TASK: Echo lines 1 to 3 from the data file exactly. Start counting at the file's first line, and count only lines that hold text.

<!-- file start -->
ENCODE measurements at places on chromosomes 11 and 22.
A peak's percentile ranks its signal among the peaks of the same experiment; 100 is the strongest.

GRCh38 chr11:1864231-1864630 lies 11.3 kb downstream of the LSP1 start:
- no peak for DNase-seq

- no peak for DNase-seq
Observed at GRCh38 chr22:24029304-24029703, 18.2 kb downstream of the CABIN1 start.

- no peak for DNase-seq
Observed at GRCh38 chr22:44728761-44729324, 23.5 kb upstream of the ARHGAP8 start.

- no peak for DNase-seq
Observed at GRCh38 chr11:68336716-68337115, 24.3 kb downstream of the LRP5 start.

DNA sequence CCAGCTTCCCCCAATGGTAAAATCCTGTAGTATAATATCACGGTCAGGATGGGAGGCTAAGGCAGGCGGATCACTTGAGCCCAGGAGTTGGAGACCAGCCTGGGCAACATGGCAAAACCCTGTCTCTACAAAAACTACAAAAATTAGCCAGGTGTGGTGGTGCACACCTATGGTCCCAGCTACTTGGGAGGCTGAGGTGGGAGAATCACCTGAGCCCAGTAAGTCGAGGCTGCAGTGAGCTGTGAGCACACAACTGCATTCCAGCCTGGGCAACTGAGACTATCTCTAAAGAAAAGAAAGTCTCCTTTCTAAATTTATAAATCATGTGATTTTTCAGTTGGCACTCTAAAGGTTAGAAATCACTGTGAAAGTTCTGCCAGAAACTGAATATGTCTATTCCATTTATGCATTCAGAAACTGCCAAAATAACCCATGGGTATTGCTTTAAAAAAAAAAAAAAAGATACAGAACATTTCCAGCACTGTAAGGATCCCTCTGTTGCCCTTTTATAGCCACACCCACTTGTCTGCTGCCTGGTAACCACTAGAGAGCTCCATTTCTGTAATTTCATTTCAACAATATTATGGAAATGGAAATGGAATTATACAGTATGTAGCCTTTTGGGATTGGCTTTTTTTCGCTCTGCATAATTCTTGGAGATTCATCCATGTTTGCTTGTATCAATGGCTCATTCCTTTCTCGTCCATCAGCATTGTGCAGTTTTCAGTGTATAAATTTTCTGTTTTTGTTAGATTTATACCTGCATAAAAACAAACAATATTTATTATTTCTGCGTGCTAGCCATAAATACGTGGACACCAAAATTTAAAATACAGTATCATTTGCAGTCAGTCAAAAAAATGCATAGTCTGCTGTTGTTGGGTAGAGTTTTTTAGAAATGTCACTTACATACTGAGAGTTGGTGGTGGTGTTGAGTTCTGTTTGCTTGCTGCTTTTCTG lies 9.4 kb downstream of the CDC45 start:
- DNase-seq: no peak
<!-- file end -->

ENCODE measurements at places on chromosomes 11 and 22.
A peak's percentile ranks its signal among the peaks of the same experiment; 100 is the strongest.

GRCh38 chr11:1864231-1864630 lies 11.3 kb downstream of the LSP1 start: